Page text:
Udta Punjab Movie Review

album_artI had heard of this Bollywood movie before it had even released, because of how controversial it was. Apparently, there was a scene in the movie where the main character literally peed upon people and the Indian Censor Board made nearly 100 cuts in the film. The latter action led to protests, claiming that the Censor Board was acting arbitrary and employing censorship in a free speech country. As a result, the film was pirated heavily before it was even officially released. So, as you can probably surmise, it created quite a ruckus in its early days, despite still being in production. Hence, when it came out, I was a little hesitant to watch the film for the content and decided that I would rather wait for the movie to be released online rather than watch it in theatres. Luckily, it appeared on NetFlix and I took the plunge and watched it.

Broadly, the movie deals with the theme of drug abuse in the Indian state of Punjab, and it does so through the usage of four distinct characters who also inhabit distinct parallel stories; those directly involved with drugs and those indirectly.

The story begins with rockstar Tommy and his mania. After getting lucky in England, Tommy lands a music record deal and becomes a huge sensation in Punjab, India. Not sure what to sing about, he sings about the only thing he knows: drugs. His songs are full of references to alcohol, drugs, misbehaviour, etc. His usage of drugs affects him adversely, to the point where he accidentally shoots his beloved uncle in the ear. After getting arrested for possession, he finally experiences the adverse effect his songs and persona have had on the youth of Punjab. There’s a chilling scene where two young boys, in the same jail as Tommy, begin singing one of Tommy’s songs, never once missing a beat. They praise him and speak of him as their idol. It’s only afterwards that we learn that the boys were in jail for killing their mother — after she refused to give them money to get their next hit.

However, no matter how much Tommy wants to leave the drugs behind, he has no idea how to as they fulfil such a pivotal role in his life. There’s a scene where after getting arrested for drug possession and his shooting mania, Tommy is convinced to give a concert promoting drug abstention. However, before he goes on stage, Tommy begins freaking out. He’s never performed without drugs, he only ever performs about drugs. Without them, he doesn’t know what to do. His cousin covertly comes to his rescue and gives him a small hit. At first, Tommy is repulsed and throws away the package, after remembering the whole drug-induced shooting fiasco. The uncle he shot at, was the uncle who looked after him after his father died, the uncle who sent him to London, the uncle who funded his sister’s wedding, the uncle who manages his career, the uncle who was willing to go to jail for him, the uncle he himself adores. However, his anxiety gets the best of him and he takes the hit. On stage, he begins to lose it, revealing his anxiety, feelings of worthlessness, and humble origin story. However, his fans revolt, wanting to hear him sing about drugs. Tommy looses fully and urinates on his fans, to their fury. They break through barricades and begin chasing him. This is where he comes into contact with Bauriya.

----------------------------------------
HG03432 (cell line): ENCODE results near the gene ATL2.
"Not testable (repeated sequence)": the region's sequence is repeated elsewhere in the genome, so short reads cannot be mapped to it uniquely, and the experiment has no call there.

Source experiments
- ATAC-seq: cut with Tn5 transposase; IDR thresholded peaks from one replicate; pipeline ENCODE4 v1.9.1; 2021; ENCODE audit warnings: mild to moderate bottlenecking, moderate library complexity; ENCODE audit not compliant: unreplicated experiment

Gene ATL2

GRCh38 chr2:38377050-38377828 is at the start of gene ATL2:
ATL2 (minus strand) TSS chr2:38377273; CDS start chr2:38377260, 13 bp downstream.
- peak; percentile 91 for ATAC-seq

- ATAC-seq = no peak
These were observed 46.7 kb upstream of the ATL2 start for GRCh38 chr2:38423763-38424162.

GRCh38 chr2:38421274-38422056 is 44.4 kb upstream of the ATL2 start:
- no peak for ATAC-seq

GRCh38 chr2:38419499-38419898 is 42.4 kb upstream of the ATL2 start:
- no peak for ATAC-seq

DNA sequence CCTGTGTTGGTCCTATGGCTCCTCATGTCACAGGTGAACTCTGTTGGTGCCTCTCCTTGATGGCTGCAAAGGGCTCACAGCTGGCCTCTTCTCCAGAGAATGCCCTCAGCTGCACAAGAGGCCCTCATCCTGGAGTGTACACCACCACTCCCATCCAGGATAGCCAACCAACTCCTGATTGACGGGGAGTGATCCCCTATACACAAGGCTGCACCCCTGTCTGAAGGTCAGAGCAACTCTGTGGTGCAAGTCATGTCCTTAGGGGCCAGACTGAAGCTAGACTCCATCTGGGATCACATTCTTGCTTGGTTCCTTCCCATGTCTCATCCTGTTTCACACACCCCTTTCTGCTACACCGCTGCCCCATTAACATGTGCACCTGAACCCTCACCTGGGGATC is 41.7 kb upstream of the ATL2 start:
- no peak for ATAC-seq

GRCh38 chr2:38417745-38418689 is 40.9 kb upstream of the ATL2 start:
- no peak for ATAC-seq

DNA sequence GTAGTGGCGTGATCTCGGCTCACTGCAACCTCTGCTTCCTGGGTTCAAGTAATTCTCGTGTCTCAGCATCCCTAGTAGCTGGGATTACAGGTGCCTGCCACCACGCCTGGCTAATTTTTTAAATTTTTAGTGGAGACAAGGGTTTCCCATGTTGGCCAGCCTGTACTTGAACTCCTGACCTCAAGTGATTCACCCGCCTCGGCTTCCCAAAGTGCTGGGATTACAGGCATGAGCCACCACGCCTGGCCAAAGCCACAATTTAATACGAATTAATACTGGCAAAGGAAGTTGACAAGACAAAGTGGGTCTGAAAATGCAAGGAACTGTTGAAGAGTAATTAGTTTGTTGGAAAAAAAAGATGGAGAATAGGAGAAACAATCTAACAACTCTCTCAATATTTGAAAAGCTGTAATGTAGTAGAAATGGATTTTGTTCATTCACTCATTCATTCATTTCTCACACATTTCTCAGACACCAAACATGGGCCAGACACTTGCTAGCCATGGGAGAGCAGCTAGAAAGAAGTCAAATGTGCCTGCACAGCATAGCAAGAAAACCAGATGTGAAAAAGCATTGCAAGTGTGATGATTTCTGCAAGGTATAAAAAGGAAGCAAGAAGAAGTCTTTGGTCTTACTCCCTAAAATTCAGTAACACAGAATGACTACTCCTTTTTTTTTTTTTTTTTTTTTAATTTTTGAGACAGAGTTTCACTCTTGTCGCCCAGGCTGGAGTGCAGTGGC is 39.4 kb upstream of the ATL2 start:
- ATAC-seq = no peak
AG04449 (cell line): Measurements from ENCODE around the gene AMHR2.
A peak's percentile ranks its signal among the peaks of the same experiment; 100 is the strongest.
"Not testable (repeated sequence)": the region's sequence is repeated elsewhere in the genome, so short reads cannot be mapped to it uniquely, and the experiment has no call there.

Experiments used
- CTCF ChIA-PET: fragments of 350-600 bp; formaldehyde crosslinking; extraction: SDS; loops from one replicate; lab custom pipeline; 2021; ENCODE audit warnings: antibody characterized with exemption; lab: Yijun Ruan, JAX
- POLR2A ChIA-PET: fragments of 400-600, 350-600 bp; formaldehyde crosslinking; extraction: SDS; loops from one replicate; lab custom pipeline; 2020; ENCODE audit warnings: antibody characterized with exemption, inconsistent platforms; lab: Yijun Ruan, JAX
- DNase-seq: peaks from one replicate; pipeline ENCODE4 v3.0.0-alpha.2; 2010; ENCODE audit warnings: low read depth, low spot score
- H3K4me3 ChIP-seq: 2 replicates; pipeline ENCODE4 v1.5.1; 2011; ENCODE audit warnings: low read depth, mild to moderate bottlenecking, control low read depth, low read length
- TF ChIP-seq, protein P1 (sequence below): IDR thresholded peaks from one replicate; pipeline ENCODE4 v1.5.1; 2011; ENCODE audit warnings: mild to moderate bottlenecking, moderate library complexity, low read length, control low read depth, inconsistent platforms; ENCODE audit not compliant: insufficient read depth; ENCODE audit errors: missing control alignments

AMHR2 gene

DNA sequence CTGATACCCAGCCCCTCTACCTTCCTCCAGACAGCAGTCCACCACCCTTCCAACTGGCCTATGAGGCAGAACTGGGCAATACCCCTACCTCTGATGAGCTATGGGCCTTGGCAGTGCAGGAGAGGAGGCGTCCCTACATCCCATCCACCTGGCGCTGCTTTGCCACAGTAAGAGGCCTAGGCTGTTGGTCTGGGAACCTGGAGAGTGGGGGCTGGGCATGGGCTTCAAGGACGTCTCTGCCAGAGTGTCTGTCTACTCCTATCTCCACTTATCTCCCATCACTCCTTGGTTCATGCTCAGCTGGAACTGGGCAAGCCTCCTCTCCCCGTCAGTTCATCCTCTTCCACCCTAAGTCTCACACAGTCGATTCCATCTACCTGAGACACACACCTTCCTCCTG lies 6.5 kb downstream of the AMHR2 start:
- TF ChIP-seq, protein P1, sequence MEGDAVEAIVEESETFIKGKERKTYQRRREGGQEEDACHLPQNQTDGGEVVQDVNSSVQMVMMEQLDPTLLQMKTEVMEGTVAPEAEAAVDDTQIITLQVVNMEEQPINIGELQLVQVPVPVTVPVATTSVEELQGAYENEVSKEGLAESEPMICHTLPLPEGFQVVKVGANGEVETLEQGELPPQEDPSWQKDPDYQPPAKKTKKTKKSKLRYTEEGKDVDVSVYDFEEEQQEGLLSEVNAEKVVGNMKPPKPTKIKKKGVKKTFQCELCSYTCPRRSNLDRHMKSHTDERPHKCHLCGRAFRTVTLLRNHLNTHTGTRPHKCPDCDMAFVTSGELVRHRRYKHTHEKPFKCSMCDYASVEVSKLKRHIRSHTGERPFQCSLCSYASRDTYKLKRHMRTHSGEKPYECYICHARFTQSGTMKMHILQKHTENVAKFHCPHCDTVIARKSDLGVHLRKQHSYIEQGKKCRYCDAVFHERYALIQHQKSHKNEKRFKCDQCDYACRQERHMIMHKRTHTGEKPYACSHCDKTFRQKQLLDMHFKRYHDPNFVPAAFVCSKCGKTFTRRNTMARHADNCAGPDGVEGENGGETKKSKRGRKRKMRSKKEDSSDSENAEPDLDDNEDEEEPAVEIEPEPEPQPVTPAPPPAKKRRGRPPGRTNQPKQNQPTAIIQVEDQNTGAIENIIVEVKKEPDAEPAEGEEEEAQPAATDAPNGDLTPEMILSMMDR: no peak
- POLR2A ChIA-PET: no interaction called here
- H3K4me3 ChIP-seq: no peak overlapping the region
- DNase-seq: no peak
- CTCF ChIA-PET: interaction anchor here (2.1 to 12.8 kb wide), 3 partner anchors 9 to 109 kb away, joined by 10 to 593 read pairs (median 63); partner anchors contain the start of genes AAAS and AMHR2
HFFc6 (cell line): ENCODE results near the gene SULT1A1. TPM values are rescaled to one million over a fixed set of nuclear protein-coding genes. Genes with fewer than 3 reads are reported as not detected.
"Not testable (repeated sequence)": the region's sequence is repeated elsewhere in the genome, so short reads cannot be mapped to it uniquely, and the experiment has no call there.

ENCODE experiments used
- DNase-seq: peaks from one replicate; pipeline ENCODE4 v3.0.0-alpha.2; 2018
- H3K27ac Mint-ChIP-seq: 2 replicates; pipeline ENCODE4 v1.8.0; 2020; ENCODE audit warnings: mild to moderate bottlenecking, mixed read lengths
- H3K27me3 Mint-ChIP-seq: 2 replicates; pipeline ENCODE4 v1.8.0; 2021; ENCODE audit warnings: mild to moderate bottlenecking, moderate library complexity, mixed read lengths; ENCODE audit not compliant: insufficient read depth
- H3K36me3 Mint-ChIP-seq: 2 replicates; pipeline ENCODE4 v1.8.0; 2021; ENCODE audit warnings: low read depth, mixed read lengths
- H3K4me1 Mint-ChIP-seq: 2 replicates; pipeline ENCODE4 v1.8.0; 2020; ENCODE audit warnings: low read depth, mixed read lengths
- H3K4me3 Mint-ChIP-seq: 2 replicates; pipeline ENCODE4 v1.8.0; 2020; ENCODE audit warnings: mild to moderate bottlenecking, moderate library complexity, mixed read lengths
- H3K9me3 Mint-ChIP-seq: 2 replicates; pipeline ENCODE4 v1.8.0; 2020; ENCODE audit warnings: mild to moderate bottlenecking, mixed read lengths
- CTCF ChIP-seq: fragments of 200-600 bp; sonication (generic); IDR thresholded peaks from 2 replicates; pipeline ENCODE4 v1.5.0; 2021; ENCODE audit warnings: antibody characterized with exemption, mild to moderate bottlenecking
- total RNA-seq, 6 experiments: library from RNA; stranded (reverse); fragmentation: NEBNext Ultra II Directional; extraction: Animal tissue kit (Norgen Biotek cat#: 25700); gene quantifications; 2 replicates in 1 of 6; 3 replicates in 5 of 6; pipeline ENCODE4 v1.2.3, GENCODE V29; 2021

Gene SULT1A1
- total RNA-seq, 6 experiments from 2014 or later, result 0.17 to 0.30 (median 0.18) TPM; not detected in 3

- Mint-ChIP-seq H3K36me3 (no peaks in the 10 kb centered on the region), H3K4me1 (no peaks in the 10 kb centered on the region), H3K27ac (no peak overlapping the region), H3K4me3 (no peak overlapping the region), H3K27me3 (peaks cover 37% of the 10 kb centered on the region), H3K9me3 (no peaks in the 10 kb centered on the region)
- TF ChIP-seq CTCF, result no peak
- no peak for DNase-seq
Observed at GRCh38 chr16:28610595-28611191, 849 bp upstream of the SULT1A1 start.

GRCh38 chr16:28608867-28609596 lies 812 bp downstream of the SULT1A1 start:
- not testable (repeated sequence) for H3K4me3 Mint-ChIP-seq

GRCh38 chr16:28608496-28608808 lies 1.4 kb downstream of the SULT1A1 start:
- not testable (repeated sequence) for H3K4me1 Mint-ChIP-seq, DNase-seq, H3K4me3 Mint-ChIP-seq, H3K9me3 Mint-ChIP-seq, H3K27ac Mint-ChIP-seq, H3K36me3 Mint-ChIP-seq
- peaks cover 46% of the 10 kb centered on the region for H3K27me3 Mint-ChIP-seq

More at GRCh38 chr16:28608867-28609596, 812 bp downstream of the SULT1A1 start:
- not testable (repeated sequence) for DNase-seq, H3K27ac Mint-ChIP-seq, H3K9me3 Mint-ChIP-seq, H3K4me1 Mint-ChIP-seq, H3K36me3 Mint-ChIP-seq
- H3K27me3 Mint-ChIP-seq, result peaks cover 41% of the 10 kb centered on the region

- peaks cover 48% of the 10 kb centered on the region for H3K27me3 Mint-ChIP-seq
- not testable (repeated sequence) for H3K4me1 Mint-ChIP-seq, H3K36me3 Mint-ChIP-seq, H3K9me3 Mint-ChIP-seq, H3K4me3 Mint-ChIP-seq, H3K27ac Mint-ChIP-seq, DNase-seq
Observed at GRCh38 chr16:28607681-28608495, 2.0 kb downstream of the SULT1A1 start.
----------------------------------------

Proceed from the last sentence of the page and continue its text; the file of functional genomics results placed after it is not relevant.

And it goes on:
“Bauriya,” played by Alia Bhatt, was a former rising hockey star. But her father’s early death forces her to move to Punjab and work as a migrant farmer to earn money. While working in the fields, she inadvertently comes across a packet of drugs. Naively, she dreams of selling them and finally living the high life. Through street smarts, she calculates how many kilos she has and how much she can sell them for. She gets into contact with a local drug lord and brokers a meetup. On the way to the meetup, she’s incredibly happy. She dresses up pretty and is thrilled when a local boy notices her. However, the further she gets to her designation, the further she realizes what a stupid position she’s put herself in. She becomes wary of the attention of the men leering at her and gets pursued by the drug lords goons. Finally realizing her folly in getting involved in such a dangerous and dirty situation, she attempts to rectify by throwing all the drugs down a well. However, she’s caught by the goons and taken back to the drug layer. They decide what to do with her, and come to the decision to take her as a sexual play-thing.